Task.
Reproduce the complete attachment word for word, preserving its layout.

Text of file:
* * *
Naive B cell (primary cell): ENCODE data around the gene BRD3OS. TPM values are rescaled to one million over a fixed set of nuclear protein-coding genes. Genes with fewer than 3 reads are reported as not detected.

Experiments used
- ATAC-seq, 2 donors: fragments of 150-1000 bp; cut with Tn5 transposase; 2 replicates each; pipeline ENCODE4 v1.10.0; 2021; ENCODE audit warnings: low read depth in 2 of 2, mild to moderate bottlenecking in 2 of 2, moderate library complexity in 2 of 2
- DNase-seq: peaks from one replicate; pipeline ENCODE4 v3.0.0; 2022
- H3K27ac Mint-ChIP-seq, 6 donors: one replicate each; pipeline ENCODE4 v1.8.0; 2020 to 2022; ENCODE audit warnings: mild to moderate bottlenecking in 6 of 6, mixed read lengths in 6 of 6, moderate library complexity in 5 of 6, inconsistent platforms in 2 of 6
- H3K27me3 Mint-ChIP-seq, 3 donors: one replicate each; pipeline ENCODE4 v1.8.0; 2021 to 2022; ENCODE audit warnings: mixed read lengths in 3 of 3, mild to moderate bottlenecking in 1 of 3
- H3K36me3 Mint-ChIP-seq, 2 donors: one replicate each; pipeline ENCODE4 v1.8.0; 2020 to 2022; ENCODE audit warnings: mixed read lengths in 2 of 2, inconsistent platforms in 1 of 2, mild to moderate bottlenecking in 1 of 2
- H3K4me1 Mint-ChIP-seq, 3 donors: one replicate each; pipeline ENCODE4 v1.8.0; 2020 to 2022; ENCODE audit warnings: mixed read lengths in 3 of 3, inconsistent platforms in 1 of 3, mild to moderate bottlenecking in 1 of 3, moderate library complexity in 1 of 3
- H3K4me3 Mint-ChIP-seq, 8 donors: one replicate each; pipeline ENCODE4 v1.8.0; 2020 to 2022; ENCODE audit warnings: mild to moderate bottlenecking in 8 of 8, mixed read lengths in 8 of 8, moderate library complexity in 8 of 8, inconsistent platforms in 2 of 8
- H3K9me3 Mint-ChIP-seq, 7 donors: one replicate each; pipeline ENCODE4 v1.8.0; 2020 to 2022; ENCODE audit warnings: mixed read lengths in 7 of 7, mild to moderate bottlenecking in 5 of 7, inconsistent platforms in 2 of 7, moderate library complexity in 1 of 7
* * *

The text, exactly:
Naive B cell (primary cell): ENCODE data around the gene BRD3OS. TPM values are rescaled to one million over a fixed set of nuclear protein-coding genes. Genes with fewer than 3 reads are reported as not detected.

Experiments used
- ATAC-seq, 2 donors: fragments of 150-1000 bp; cut with Tn5 transposase; 2 replicates each; pipeline ENCODE4 v1.10.0; 2021; ENCODE audit warnings: low read depth in 2 of 2, mild to moderate bottlenecking in 2 of 2, moderate library complexity in 2 of 2
- DNase-seq: peaks from one replicate; pipeline ENCODE4 v3.0.0; 2022
- H3K27ac Mint-ChIP-seq, 6 donors: one replicate each; pipeline ENCODE4 v1.8.0; 2020 to 2022; ENCODE audit warnings: mild to moderate bottlenecking in 6 of 6, mixed read lengths in 6 of 6, moderate library complexity in 5 of 6, inconsistent platforms in 2 of 6
- H3K27me3 Mint-ChIP-seq, 3 donors: one replicate each; pipeline ENCODE4 v1.8.0; 2021 to 2022; ENCODE audit warnings: mixed read lengths in 3 of 3, mild to moderate bottlenecking in 1 of 3
- H3K36me3 Mint-ChIP-seq, 2 donors: one replicate each; pipeline ENCODE4 v1.8.0; 2020 to 2022; ENCODE audit warnings: mixed read lengths in 2 of 2, inconsistent platforms in 1 of 2, mild to moderate bottlenecking in 1 of 2
- H3K4me1 Mint-ChIP-seq, 3 donors: one replicate each; pipeline ENCODE4 v1.8.0; 2020 to 2022; ENCODE audit warnings: mixed read lengths in 3 of 3, inconsistent platforms in 1 of 3, mild to moderate bottlenecking in 1 of 3, moderate library complexity in 1 of 3
- H3K4me3 Mint-ChIP-seq, 8 donors: one replicate each; pipeline ENCODE4 v1.8.0; 2020 to 2022; ENCODE audit warnings: mild to moderate bottlenecking in 8 of 8, mixed read lengths in 8 of 8, moderate library complexity in 8 of 8, inconsistent platforms in 2 of 8
- H3K9me3 Mint-ChIP-seq, 7 donors: one replicate each; pipeline ENCODE4 v1.8.0; 2020 to 2022; ENCODE audit warnings: mixed read lengths in 7 of 7, mild to moderate bottlenecking in 5 of 7, inconsistent platforms in 2 of 7, moderate library complexity in 1 of 7